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/* multiset::begin() function is an inbuilt function in C++ STL, which is defined in <set>header file. This function returns an iterator which is pointing to the first element in the multiset container. As the multiset containers stores the values in the ascending order, the begin() points to the element which is the first element of the container according to the sorting criteria. */ /* return an iterator referring to the first element of the multiset container by multiset begin() function code example. */ #include <iostream> #include <set> #include <string> int main() { using namespace std; multiset<string> mymultiset = { "Nikita","Deep","Priya","Suman","Aman","Nikita" }; cout<<"Elements of mymultiset are: "<<endl; multiset<string>::const_iterator it; // declare an iterator it = mymultiset.begin(); // assign it to the start of the multiset while (it != mymultiset.end()) // while it hasn't reach the end { cout << *it << "\n"; // print the value of the element it points to ++it; // and iterate to the next element } cout << endl; }
For Loop Statement in C++
In computer programming, loops are used to repeat a block of code. For example, when you are displaying number from 1 to 100 you may want set the value of a variable to 1 and display it 100 times, increasing its value by 1 on each loop iteration. When you know exactly how many times you want to loop through a block of code, use the for loop instead of a while loop. A for loop is a repetition control structure that allows you to efficiently write a loop that needs to execute a specific number of times.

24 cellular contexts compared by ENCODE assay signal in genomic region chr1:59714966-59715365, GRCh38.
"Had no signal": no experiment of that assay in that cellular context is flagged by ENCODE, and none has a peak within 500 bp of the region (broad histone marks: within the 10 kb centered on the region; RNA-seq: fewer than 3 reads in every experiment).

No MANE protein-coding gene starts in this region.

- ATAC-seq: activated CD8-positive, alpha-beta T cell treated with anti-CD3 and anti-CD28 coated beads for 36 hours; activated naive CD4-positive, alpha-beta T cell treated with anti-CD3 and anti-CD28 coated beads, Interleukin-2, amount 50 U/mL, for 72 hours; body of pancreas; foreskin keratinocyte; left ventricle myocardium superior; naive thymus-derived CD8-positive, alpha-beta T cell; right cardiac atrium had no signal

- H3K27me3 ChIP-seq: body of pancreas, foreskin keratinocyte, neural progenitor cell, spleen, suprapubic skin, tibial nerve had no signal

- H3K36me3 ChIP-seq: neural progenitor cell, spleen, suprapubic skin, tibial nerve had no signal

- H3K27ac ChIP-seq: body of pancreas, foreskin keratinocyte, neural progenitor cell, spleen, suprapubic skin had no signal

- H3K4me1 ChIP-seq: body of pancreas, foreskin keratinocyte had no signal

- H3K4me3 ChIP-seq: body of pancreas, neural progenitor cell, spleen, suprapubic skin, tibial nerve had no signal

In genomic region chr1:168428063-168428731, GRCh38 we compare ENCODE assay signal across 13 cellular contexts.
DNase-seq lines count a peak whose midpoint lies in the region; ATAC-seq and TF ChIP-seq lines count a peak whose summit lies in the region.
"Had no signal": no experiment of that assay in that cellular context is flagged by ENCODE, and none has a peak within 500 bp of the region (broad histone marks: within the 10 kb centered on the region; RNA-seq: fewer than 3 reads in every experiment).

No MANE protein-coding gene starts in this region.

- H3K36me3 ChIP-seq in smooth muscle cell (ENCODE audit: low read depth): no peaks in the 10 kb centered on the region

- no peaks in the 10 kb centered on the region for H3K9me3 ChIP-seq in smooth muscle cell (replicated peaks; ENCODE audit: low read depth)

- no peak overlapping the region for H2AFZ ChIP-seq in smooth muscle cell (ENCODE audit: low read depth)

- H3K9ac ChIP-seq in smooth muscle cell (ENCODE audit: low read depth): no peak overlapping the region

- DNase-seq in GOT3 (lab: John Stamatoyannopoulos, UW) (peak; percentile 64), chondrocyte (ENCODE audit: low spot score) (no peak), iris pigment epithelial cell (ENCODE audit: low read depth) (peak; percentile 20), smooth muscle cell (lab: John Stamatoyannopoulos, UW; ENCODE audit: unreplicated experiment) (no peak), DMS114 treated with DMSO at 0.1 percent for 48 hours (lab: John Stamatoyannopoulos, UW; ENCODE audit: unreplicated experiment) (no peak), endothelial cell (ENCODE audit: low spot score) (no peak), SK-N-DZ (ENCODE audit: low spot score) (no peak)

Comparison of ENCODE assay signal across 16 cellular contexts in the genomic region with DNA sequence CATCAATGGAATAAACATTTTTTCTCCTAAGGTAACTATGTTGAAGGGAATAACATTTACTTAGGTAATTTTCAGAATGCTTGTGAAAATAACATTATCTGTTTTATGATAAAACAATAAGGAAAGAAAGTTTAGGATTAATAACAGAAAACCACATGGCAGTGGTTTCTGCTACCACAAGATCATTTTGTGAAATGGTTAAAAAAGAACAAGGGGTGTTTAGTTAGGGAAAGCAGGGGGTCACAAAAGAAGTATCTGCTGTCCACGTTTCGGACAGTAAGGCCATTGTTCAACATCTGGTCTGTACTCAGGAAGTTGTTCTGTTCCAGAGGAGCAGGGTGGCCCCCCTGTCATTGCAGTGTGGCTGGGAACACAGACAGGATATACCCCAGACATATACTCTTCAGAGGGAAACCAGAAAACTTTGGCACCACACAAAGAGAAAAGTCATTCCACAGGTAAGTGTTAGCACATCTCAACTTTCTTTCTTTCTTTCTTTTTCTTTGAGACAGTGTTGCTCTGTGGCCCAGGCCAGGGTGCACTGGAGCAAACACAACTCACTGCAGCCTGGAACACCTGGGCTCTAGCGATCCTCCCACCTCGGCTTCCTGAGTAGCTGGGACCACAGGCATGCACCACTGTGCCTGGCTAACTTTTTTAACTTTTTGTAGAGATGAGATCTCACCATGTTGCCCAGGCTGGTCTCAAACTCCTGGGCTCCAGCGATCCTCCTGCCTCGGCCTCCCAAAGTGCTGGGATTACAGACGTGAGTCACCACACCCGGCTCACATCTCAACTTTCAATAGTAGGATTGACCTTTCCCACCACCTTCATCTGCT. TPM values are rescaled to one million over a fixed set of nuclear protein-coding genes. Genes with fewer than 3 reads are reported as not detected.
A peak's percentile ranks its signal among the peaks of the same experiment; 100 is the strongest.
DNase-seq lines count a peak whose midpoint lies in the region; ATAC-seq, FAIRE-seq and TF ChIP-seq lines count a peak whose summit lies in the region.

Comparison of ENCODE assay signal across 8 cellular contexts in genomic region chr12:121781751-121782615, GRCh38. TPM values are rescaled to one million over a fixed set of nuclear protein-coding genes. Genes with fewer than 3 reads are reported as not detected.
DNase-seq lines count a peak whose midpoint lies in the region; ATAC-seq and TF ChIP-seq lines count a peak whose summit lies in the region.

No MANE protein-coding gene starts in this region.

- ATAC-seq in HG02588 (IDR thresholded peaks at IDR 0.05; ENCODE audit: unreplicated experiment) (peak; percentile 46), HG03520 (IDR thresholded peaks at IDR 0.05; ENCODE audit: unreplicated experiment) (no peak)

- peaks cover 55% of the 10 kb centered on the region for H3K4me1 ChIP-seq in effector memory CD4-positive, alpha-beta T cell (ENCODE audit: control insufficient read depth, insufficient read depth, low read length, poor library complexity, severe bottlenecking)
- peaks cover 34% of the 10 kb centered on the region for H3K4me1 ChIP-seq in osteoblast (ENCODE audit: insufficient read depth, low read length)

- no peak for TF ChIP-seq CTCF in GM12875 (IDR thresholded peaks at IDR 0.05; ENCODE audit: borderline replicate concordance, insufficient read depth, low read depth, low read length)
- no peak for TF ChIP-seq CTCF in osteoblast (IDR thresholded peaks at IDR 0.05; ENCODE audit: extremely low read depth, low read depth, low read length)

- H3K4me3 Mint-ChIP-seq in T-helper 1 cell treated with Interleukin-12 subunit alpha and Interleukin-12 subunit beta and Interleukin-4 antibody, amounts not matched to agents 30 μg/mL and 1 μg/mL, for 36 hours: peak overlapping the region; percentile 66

Syntax of For Loop Statement in C++
for (initialization; condition; update) { // body of-loop }
initialization
initializes variables and is executed only once.
condition
if true, the body of for loop is executed, if false, the for loop is terminated.
update
updates the value of initialized variables and again checks the condition. A new range-based for loop was introduced to work with collections such as arrays and vectors.
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/* For Loop Statement in C++ Language */ // C++ program to find the sum of first n natural numbers // positive integers such as 1,2,3,...n are known as natural numbers #include <iostream> using namespace std; int main() { int num, sum; sum = 0; cout << "Enter a positive integer: "; cin >> num; for (int i = 1; i <= num; ++i) { sum += i; } cout << "Sum = " << sum << endl; return 0; }


Remove most recently inserted item. Return most recently inserted item. Return, remove most "recently inserted" item. Return true if empty; else false. Return true if 'full' and else
'C++ program' in which user enter a number, program reverse it and display the reversed number on the console. If the 'input number' is 12345 Then reversed number will be 54321
Direct Recursion: When function calls itself, it is called "Direct recursion". Indirect recursion: When function calls "another function" & that function calls the calling function, then this is
The Bubble Sort is a simple sorting algorithm that 'repeatedly' steps through the List to be sorted, compares each pair of adjacent items and swaps them if they're in the wrong order.